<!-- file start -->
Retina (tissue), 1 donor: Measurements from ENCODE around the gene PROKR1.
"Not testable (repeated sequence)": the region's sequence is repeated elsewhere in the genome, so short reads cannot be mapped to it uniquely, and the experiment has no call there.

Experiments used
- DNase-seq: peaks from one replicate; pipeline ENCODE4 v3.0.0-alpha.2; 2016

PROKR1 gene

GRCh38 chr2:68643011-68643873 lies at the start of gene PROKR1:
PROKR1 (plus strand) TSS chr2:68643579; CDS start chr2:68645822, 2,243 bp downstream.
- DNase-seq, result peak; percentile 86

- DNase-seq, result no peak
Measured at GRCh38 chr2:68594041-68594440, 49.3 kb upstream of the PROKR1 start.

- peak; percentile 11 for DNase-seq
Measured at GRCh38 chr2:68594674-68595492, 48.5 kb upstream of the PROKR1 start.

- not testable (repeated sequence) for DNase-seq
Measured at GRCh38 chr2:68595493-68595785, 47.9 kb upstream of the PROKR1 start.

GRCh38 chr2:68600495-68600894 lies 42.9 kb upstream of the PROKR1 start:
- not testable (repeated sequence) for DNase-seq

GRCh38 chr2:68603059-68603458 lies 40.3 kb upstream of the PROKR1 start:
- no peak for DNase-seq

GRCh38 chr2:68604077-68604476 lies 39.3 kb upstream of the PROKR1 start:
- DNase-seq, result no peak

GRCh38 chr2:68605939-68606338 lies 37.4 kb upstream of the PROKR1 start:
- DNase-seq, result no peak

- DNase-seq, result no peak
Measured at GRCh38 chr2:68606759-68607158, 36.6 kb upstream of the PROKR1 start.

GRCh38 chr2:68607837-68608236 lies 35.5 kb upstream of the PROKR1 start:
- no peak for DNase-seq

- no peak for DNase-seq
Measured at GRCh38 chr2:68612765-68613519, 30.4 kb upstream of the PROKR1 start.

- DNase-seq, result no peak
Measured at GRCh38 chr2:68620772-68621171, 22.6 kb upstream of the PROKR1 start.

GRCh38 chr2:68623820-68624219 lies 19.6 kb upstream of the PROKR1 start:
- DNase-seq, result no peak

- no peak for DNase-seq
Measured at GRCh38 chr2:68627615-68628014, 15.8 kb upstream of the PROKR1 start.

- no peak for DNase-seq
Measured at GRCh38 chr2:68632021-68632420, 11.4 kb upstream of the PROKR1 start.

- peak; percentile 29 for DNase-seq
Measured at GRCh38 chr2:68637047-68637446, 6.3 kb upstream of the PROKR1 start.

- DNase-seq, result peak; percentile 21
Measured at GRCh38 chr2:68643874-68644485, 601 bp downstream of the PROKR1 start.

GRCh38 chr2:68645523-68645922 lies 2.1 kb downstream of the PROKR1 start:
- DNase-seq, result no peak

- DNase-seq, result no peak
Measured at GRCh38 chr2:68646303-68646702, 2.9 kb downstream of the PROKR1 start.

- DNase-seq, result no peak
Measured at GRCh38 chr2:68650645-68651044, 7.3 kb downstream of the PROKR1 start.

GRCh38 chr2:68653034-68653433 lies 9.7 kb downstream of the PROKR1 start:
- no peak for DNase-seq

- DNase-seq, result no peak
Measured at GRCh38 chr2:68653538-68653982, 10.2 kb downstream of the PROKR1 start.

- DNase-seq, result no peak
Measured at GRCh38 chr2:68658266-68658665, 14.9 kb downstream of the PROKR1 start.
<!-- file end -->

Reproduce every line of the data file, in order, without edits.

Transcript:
Retina (tissue), 1 donor: Measurements from ENCODE around the gene PROKR1.
"Not testable (repeated sequence)": the region's sequence is repeated elsewhere in the genome, so short reads cannot be mapped to it uniquely, and the experiment has no call there.

Experiments used
- DNase-seq: peaks from one replicate; pipeline ENCODE4 v3.0.0-alpha.2; 2016

PROKR1 gene

GRCh38 chr2:68643011-68643873 lies at the start of gene PROKR1:
PROKR1 (plus strand) TSS chr2:68643579; CDS start chr2:68645822, 2,243 bp downstream.
- DNase-seq, result peak; percentile 86

- DNase-seq, result no peak
Measured at GRCh38 chr2:68594041-68594440, 49.3 kb upstream of the PROKR1 start.

- peak; percentile 11 for DNase-seq
Measured at GRCh38 chr2:68594674-68595492, 48.5 kb upstream of the PROKR1 start.

- not testable (repeated sequence) for DNase-seq
Measured at GRCh38 chr2:68595493-68595785, 47.9 kb upstream of the PROKR1 start.

GRCh38 chr2:68600495-68600894 lies 42.9 kb upstream of the PROKR1 start:
- not testable (repeated sequence) for DNase-seq

GRCh38 chr2:68603059-68603458 lies 40.3 kb upstream of the PROKR1 start:
- no peak for DNase-seq

GRCh38 chr2:68604077-68604476 lies 39.3 kb upstream of the PROKR1 start:
- DNase-seq, result no peak

GRCh38 chr2:68605939-68606338 lies 37.4 kb upstream of the PROKR1 start:
- DNase-seq, result no peak

- DNase-seq, result no peak
Measured at GRCh38 chr2:68606759-68607158, 36.6 kb upstream of the PROKR1 start.

GRCh38 chr2:68607837-68608236 lies 35.5 kb upstream of the PROKR1 start:
- no peak for DNase-seq

- no peak for DNase-seq
Measured at GRCh38 chr2:68612765-68613519, 30.4 kb upstream of the PROKR1 start.

- DNase-seq, result no peak
Measured at GRCh38 chr2:68620772-68621171, 22.6 kb upstream of the PROKR1 start.

GRCh38 chr2:68623820-68624219 lies 19.6 kb upstream of the PROKR1 start:
- DNase-seq, result no peak

- no peak for DNase-seq
Measured at GRCh38 chr2:68627615-68628014, 15.8 kb upstream of the PROKR1 start.

- no peak for DNase-seq
Measured at GRCh38 chr2:68632021-68632420, 11.4 kb upstream of the PROKR1 start.

- peak; percentile 29 for DNase-seq
Measured at GRCh38 chr2:68637047-68637446, 6.3 kb upstream of the PROKR1 start.

- DNase-seq, result peak; percentile 21
Measured at GRCh38 chr2:68643874-68644485, 601 bp downstream of the PROKR1 start.

GRCh38 chr2:68645523-68645922 lies 2.1 kb downstream of the PROKR1 start:
- DNase-seq, result no peak

- DNase-seq, result no peak
Measured at GRCh38 chr2:68646303-68646702, 2.9 kb downstream of the PROKR1 start.

- DNase-seq, result no peak
Measured at GRCh38 chr2:68650645-68651044, 7.3 kb downstream of the PROKR1 start.

GRCh38 chr2:68653034-68653433 lies 9.7 kb downstream of the PROKR1 start:
- no peak for DNase-seq

- DNase-seq, result no peak
Measured at GRCh38 chr2:68653538-68653982, 10.2 kb downstream of the PROKR1 start.

- DNase-seq, result no peak
Measured at GRCh38 chr2:68658266-68658665, 14.9 kb downstream of the PROKR1 start.